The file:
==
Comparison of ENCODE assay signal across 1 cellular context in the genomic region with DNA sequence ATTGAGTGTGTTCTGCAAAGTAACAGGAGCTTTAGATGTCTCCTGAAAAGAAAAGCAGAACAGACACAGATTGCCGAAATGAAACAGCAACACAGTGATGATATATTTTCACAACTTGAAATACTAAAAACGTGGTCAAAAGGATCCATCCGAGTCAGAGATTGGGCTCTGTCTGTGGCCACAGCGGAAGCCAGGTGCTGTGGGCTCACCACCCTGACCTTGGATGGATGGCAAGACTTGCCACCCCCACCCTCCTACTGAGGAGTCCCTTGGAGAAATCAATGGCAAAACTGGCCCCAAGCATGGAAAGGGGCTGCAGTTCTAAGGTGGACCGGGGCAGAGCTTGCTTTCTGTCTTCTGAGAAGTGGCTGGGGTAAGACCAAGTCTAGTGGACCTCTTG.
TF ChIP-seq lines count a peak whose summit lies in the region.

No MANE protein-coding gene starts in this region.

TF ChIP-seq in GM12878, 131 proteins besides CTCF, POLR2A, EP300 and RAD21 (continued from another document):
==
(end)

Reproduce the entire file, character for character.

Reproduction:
Comparison of ENCODE assay signal across 1 cellular context in the genomic region with DNA sequence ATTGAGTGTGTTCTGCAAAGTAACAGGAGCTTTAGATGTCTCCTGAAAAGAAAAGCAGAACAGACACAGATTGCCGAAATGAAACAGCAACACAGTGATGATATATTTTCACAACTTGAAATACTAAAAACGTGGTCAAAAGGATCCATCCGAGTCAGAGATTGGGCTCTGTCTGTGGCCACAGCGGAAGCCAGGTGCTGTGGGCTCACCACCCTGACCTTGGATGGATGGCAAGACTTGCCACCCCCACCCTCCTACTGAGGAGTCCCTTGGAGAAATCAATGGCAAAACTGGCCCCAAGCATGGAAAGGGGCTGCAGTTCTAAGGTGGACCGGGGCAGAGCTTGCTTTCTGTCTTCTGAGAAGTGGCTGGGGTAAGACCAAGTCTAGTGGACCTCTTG.
TF ChIP-seq lines count a peak whose summit lies in the region.

No MANE protein-coding gene starts in this region.

TF ChIP-seq in GM12878, 131 proteins besides CTCF, POLR2A, EP300 and RAD21 (continued from another document):